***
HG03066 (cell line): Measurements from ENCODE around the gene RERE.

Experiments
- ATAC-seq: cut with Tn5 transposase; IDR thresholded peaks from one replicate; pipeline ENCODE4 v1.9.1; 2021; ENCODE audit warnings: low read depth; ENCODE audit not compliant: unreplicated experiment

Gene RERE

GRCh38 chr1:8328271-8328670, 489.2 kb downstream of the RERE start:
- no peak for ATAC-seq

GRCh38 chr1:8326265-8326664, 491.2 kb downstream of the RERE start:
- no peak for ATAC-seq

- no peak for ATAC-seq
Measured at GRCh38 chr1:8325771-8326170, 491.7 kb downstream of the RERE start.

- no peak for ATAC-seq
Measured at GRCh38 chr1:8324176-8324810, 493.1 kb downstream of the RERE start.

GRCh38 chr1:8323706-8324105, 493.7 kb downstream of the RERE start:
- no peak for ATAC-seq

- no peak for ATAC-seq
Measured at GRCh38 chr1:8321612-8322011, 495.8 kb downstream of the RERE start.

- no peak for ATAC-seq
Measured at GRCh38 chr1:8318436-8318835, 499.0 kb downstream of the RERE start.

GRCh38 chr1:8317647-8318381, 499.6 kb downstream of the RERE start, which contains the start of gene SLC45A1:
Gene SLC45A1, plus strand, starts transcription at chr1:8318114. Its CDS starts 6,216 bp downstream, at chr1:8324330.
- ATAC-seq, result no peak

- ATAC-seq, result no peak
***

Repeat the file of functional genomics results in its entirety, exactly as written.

HG03066 (cell line): Measurements from ENCODE around the gene RERE.

Experiments
- ATAC-seq: cut with Tn5 transposase; IDR thresholded peaks from one replicate; pipeline ENCODE4 v1.9.1; 2021; ENCODE audit warnings: low read depth; ENCODE audit not compliant: unreplicated experiment

Gene RERE

GRCh38 chr1:8328271-8328670, 489.2 kb downstream of the RERE start:
- no peak for ATAC-seq

GRCh38 chr1:8326265-8326664, 491.2 kb downstream of the RERE start:
- no peak for ATAC-seq

- no peak for ATAC-seq
Measured at GRCh38 chr1:8325771-8326170, 491.7 kb downstream of the RERE start.

- no peak for ATAC-seq
Measured at GRCh38 chr1:8324176-8324810, 493.1 kb downstream of the RERE start.

GRCh38 chr1:8323706-8324105, 493.7 kb downstream of the RERE start:
- no peak for ATAC-seq

- no peak for ATAC-seq
Measured at GRCh38 chr1:8321612-8322011, 495.8 kb downstream of the RERE start.

- no peak for ATAC-seq
Measured at GRCh38 chr1:8318436-8318835, 499.0 kb downstream of the RERE start.

GRCh38 chr1:8317647-8318381, 499.6 kb downstream of the RERE start, which contains the start of gene SLC45A1:
Gene SLC45A1, plus strand, starts transcription at chr1:8318114. Its CDS starts 6,216 bp downstream, at chr1:8324330.
- ATAC-seq, result no peak

- ATAC-seq, result no peak